We have all been affected by the virus in one way or another; whether it’s health, financially, or both, it’s making an impact on our daily lives. Going forward, it is safe to say that things will be different from what we have been used to. For example, people will likely be more hesitant to be in large crowds, and handshakes and hugs may not be as common as they used to be. 

Utah has been one of the few states that didn’t go through a complete lockdown, so the construction trades have still been able to work as they have been deemed essential businesses. However, we still have to follow safe health procedures and social distancing. As of the time I’m writing this article, Utah is transitioning from a high risk to a moderate risk state.

What’s going to happen once we’re able to get to our “new normal”? At this time of uncertainty, I have to look at what the United States Marines say: “Improvise, Adapt, and Overcome”.

“Improvise, Adapt, and Overcome”

With that in mind, here’s what I foresee: Infection prevention measures will be a part of the new normal. Our clients that we are providing services to in their homes and businesses will want to make sure that contractors are able to protect their families and the workers from being exposed to any potential health risks.

Now, more than ever, is the time to prepare your company to be proactive with personal protection equipment (PPE). Those who install hard surface products such as hardwood, tile, resilient flooring, should already have safety glasses, dust masks and gloves. And yes, right now it’s difficult to get N95 dust masks, but you’re also seeing cloth dust masks being made to fill the gap. Fortunately for our company, we have stock of N95 dust masks, gloves, and safety glasses for the entire crew to make it for a couple of months, and we’re hoping that in the next few months, PPE inventories will increase with our distributors.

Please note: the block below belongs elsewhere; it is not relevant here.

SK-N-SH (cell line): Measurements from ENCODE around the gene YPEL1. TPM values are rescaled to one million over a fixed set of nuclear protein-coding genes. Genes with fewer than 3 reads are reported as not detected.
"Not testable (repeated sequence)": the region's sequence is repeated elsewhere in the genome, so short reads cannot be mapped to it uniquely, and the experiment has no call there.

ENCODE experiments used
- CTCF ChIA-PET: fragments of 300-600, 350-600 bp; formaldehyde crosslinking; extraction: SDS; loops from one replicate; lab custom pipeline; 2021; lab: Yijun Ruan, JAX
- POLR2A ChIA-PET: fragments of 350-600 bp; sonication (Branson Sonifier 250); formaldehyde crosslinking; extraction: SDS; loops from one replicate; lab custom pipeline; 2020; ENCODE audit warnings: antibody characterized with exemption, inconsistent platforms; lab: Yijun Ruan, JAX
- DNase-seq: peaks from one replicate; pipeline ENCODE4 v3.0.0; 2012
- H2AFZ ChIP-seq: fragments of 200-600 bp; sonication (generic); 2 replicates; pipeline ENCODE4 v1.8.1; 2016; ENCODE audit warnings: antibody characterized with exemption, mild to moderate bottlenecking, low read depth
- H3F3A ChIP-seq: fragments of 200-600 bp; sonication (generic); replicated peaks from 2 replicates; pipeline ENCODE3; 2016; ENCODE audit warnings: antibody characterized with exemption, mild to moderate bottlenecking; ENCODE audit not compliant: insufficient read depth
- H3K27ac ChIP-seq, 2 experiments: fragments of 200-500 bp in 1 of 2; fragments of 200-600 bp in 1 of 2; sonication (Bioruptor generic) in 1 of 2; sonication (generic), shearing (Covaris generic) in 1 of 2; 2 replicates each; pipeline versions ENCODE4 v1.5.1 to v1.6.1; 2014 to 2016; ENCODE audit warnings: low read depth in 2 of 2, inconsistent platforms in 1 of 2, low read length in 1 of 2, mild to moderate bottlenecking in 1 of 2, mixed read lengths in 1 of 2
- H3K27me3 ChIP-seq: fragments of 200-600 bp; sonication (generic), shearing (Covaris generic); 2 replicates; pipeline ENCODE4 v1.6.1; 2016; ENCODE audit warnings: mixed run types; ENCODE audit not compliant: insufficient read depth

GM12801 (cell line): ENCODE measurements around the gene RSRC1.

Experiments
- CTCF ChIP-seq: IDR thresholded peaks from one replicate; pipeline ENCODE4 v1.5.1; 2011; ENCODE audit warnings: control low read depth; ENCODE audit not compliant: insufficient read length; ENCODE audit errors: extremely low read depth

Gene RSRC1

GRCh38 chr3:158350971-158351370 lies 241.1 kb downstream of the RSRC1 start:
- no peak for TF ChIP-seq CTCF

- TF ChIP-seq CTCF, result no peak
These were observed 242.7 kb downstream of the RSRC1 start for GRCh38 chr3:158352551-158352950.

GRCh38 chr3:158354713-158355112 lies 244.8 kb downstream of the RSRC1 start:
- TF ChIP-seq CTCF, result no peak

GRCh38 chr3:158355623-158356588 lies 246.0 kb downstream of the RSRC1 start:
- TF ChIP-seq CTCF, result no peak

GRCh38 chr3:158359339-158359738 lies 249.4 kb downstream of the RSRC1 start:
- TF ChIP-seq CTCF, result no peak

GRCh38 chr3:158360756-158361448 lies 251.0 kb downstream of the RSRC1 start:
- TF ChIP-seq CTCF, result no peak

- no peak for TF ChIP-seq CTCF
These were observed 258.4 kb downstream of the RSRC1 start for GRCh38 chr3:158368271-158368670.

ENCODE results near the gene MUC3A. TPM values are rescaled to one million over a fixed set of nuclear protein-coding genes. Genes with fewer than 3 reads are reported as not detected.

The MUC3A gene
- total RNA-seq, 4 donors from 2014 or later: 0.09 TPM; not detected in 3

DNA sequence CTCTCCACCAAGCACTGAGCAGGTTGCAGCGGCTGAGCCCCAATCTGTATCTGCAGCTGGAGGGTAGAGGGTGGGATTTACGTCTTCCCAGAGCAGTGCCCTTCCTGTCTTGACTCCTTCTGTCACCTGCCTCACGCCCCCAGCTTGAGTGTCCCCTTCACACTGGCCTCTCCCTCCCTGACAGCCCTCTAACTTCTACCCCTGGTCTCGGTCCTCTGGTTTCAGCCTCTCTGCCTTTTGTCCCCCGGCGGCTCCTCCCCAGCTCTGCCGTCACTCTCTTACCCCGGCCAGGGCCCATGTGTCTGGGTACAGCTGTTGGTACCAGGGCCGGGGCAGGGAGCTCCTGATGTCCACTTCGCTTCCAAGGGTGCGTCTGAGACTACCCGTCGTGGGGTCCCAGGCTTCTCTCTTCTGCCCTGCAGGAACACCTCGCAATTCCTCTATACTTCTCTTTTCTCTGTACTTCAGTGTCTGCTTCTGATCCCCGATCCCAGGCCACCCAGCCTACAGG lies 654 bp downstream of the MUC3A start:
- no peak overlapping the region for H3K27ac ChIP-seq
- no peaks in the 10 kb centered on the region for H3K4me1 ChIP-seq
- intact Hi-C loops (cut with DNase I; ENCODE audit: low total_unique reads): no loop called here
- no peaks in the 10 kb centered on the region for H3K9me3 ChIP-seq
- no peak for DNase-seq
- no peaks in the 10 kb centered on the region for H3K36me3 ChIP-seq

One thing we lacked prior to the pandemic was hand sanitizer. These days, our company is using more hand sanitizer and disinfectant spray than ever, and fortunately, we have some local distilleries that are now manufacturing hand sanitizer. Along with that we’ve had to purchase hand lotion so our hands don’t end up drying and chapping, since the entire crew is sanitizing several times a day. Tools and anything that is considered a high touch spot are also wiped down with disinfectant at the beginning and end of each day.

Several years ago, we purchased an air scrubber with HEPA dust control and a fogger for sanitizing on our projects. We also utilize the Zip Wall system with plastic sheeting to isolate our work areas. Who would have known that these tools would one day assist with making our job sites safer during a pandemic? These tools have also been a selling point, giving our clients assurance that we are going the extra mile to keep things clean and safe for ourselves and for them.

I’m putting together a PPE backpack for each of our installers. The kit includes ear protection, a sweatband for their head, kneepads, shoe covers, a water bottle, safety glasses, a N95 face mask, full respirator, work gloves/Nitrile gloves, hand wipes, hand sanitizer, lotion and a digital non-touch thermometer.

The Occupational Safety and Health Administration’s (OSHA) Guidance on Preparing Workplaces for COVID-19 is a great resource for more suggestions on how to help those in construction trades stay protected on the job during and after the coronavirus pandemic.